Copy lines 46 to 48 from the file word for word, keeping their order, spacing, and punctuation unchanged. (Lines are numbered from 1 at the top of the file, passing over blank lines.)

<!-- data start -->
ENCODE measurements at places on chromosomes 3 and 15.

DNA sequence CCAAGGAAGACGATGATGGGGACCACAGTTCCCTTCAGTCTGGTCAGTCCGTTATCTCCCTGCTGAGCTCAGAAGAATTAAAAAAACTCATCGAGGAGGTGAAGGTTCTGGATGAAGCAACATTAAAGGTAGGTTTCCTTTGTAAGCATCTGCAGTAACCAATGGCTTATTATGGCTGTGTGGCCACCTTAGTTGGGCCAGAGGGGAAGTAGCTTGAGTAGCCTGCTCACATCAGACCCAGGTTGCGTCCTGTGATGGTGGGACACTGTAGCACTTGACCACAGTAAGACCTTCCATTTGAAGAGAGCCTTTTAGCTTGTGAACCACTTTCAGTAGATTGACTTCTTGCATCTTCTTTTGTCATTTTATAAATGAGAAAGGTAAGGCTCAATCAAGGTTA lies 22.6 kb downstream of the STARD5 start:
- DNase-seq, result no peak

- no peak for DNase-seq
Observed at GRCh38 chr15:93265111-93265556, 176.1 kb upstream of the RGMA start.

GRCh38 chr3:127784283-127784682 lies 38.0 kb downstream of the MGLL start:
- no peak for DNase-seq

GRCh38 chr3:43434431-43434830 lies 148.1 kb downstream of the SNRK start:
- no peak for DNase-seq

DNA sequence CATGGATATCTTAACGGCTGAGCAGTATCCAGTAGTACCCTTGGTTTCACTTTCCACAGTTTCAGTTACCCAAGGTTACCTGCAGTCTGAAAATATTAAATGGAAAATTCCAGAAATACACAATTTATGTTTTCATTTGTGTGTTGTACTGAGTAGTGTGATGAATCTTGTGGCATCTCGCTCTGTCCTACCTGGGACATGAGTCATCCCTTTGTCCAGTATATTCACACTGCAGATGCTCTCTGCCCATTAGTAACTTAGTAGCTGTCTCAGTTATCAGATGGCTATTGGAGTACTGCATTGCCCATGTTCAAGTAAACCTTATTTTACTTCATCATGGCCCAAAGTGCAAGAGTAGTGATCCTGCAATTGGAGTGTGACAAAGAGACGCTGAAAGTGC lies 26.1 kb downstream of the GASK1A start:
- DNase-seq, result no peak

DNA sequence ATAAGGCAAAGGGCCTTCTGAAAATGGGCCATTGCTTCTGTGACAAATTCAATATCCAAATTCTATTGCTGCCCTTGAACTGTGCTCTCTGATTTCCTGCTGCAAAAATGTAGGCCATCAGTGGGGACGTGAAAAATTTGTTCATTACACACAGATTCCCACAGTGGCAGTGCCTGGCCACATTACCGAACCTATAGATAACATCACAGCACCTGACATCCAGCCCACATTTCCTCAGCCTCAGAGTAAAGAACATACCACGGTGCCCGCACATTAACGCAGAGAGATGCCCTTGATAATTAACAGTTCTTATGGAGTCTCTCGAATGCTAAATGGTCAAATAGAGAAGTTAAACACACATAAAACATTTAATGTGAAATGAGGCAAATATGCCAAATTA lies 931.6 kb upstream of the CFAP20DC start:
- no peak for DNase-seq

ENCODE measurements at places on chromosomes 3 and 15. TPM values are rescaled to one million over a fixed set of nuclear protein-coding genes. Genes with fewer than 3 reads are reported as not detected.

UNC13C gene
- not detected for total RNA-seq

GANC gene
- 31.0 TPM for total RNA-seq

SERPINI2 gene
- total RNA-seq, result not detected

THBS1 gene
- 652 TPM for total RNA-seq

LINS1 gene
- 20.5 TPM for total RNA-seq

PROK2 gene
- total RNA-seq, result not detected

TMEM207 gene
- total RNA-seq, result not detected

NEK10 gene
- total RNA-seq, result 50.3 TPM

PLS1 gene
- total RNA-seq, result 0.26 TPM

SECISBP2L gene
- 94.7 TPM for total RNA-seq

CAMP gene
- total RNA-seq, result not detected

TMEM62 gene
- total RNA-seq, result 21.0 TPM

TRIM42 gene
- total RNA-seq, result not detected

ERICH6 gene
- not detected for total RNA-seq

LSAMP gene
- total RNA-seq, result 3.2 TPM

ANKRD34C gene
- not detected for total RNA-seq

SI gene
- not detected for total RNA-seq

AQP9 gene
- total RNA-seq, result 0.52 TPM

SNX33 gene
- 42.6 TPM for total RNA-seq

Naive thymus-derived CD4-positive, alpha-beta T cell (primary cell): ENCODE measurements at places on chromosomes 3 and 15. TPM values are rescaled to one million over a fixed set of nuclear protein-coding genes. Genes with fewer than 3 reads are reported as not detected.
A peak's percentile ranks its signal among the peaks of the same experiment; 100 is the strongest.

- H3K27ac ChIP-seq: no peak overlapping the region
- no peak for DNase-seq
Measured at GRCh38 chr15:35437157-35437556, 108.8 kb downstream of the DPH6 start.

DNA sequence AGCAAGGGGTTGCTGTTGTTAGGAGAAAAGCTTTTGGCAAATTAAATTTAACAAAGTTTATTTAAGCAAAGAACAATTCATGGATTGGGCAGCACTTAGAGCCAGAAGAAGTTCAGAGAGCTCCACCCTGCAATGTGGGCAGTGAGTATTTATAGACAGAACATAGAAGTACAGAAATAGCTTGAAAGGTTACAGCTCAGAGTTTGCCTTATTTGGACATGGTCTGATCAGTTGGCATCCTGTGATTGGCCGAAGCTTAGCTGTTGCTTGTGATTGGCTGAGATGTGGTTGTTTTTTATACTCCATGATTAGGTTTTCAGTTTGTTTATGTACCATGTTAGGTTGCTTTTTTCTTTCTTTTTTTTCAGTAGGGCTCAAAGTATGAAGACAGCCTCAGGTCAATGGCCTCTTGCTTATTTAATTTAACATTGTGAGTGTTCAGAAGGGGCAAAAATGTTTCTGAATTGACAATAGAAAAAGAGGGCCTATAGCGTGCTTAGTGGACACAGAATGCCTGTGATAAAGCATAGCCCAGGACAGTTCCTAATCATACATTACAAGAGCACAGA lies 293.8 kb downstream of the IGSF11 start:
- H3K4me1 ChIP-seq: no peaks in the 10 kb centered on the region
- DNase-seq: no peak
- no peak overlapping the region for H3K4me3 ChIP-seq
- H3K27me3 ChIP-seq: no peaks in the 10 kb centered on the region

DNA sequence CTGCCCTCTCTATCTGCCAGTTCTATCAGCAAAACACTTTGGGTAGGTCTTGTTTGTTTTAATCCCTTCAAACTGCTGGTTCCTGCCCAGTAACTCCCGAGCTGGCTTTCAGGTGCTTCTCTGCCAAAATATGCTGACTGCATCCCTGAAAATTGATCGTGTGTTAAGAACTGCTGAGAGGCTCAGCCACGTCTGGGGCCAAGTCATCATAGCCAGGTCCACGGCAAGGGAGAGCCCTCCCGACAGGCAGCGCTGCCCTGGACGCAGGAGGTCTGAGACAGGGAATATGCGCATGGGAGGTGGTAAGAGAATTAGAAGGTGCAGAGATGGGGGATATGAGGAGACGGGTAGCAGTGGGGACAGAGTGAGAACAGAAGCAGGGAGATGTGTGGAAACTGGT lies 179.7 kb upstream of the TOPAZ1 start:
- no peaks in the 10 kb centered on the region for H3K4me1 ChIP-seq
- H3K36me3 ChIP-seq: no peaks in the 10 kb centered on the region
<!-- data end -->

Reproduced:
- not detected for total RNA-seq

SI gene
- not detected for total RNA-seq